“We try and buy New Zealand made wherever we can,” Sarah begins. “So our YKK zippers are New Zealand made, our cords are Zealand made, our Velcro is New Zealand made, even down to our hand soaps – they’re all New Zealand made. So we try and support our own economy as well.”

Good luck finding any plastics inside the Seventhwave factory: paper packaging for all shipments. Photo: Derek Morrison

“And then we try and use the best materials we can,” she continues with a smile. “All our Lycra is recycled – made from fishing nets. We make everything to be fixable or repairable. All our shipping and packaging – none of it uses plastics. We’ve tried to eliminate plastic out of our environment. Hopefully we’ll be able to plant some trees soon to offset our carbon. But at the moment it’s about growing the business to the point where it’s actually a sustainable business.”

“We try and use the best materials we can. All our Lycra is recycled – made from fishing nets. We make everything to be fixable or repairable. All our shipping and packaging – none of it uses plastics. We’ve tried to eliminate plastic out of our environment.”

Sarah Armstrong-Park

As important as it is for businesses to chase the sustainable dream it has to be tempered with the fact that first that business must remain viable. Seventhwave seems to have that in hand and I think that’s encouraging. Nobody wins when a business with good environmental intentions can’t last the distance financially.

Thankfully, Seventhwave isn’t just relying on its flagship product with its premium wetsuits. They have been experimenting with new materials and in their pursuit to keep surfers as warm as possible have developed a line of super toasty base layers. It’s a bit like what Icebreaker did for outdoor clothing, but in the context of surfing. Sarah wanted to make the thinnest wetsuit she could and from that kernel of an idea the Seventhwave zirconium line of swimsuits and short johns evolved.

“The zirconium story is based around just trying to wear the thinnest suit that we can, but stay as warm as we can,” explains Sarah as she shows me a swimsuit, short john for men and socks with a gold lining. “So, that’s where the togs came from because you can layer that way – your arms are still free, so you’ve still got all your paddling ability. You’ve got all your movement, but you’ve got core warmth.”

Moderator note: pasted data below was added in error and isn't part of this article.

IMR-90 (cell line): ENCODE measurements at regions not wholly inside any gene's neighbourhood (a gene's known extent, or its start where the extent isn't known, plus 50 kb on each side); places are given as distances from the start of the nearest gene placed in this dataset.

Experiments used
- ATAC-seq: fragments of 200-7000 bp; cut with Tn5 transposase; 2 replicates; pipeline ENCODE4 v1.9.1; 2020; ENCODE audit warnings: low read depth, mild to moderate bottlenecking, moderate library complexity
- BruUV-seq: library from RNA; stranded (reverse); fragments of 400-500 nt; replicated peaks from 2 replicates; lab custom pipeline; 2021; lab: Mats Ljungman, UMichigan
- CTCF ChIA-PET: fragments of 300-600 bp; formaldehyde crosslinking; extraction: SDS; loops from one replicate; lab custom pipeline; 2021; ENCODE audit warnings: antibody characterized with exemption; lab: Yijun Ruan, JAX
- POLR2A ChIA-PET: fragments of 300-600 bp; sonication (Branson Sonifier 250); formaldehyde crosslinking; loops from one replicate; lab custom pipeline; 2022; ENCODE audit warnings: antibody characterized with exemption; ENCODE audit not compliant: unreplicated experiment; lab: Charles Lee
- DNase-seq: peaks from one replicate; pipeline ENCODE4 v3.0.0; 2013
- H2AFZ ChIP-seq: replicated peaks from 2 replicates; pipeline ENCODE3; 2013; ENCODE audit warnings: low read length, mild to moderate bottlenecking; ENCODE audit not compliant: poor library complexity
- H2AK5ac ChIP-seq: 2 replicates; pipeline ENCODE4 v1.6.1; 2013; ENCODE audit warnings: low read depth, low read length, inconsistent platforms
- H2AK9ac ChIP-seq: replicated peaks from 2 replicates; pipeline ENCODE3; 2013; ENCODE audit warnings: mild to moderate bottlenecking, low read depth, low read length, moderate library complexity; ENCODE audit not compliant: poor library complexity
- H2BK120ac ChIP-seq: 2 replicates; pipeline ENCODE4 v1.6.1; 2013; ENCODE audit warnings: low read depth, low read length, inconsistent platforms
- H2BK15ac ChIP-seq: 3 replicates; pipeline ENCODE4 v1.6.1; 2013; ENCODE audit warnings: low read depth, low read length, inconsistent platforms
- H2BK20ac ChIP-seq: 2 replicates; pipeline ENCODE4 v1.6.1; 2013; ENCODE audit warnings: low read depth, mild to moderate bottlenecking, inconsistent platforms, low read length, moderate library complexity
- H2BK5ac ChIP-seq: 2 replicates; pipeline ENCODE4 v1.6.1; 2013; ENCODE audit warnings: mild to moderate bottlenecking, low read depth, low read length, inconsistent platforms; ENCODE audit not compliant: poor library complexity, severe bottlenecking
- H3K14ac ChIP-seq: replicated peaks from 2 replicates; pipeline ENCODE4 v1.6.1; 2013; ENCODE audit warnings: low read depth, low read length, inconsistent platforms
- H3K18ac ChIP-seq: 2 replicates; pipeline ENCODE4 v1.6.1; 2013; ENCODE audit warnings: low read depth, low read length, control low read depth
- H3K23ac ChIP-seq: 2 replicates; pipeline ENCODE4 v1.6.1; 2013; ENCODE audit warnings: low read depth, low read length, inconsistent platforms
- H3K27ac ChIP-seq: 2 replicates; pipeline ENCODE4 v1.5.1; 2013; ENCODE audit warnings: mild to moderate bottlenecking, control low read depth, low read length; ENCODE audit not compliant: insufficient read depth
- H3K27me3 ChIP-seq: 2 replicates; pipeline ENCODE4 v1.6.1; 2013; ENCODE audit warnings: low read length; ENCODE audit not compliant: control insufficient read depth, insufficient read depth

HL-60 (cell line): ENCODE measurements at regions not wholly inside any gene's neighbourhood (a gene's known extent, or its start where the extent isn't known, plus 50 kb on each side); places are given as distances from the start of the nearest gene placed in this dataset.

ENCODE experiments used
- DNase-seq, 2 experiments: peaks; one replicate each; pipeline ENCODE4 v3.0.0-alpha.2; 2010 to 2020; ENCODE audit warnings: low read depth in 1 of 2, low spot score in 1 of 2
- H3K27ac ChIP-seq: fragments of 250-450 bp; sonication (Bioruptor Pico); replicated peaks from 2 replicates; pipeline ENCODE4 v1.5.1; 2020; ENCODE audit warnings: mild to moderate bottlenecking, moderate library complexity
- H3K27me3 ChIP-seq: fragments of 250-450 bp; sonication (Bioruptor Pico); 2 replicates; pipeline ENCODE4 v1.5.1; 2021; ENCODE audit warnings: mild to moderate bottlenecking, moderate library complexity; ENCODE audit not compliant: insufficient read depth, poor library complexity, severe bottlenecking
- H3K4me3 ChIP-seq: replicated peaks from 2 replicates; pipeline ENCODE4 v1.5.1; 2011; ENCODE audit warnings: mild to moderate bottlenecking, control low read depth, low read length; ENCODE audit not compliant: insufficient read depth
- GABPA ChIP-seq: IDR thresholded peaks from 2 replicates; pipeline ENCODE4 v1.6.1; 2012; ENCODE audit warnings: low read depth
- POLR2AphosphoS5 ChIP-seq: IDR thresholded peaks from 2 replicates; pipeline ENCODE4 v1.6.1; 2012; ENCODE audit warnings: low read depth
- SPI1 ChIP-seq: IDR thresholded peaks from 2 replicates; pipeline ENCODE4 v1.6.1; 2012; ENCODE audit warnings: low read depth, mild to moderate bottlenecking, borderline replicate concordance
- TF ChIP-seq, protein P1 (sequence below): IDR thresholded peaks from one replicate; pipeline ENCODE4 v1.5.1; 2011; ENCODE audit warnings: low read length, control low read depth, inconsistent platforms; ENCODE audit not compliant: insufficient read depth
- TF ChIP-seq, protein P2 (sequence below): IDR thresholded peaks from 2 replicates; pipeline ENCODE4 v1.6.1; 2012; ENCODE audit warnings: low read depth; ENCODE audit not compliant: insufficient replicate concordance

“So we decided to make some zirconium togs and they’re amazing,” she smiles. “When you’re getting changed is actually one of the best things. You take your wetty off and you’re steaming, and you’re not standing in a cold southerly, rainy wind with just a bikini on – you’ve actually still got a warm layer. They’re awesome.”

Sarah’s daughter Janee works in the business and came up with the idea for the zirconium socks. Photo: Derek Morrison

Sarah’s daughter Janee, who works in the business with Sarah, Leif and the team, said the zirconium socks came out of the frustration of having a broken toe and not being able to wear split-toe booties, “so I got the girls to make some and they were amazing”.

The zirconium booties are more like socks than booties – designed for warmth rather than rock-hopping.

“So, you do get water in them, but it’s warm water,” explains Sarah. “You just never have numb toes ever again. Numb toes are gone. They’re so easy to get on and so easy to get off. They just roll out. Just leave them out to dry them. They’re just not so good on rocky beaches because of the softer fabric.”
Sarah said their next step was to make gloves out of the zirconium material.

“We just have to figure out how to make gloves out of it – right now our machinery doesn’t go around little things,” she explains. “And one of the issues of being at the bottom of the world is that it is very hard to find machinery without traveling around the world to try and locate it. So mittens was on my list of things to try instead, just to see if that works.”

It seems that magic of innovation that New Zealanders are renowned for comes easily to the surface at Seventhwave. Sarah kept losing her earplugs so added a loop to the back of her wetsuit so she could keep them together between surfs. Simple. Effective. Like the solution she found for wearing a hood without dreading up her long blonde hair.

“Just last week I cut a hole in my hood up here for my ponytail,” she explains showing me the prototype. “I was sick of taking my hood off to find my hair was a matted mess. I’ve tried plaits, ponytails, buns, everything – nothing works. It takes me two hours to brush it out. And so I put a hole in the top of my hood and I pull my ponytail out – it’s awesome.”

Sarah’s eyes light up as she offers an insight into the whirlwind of ideas streaming through her mind. I imagine Geoff and Paul, way back in 1987 when it all began, with a similar sparkle in their eyes, brimming with energy at where they might lead the brand next. It makes me proud to think we have a real New Zealand surfing brand with a compass bearing that places equal weight on sustainability and innovation.

Seventhwave Wetsuits owner Sarah Armstrong-Park. Photo: Derek Morrison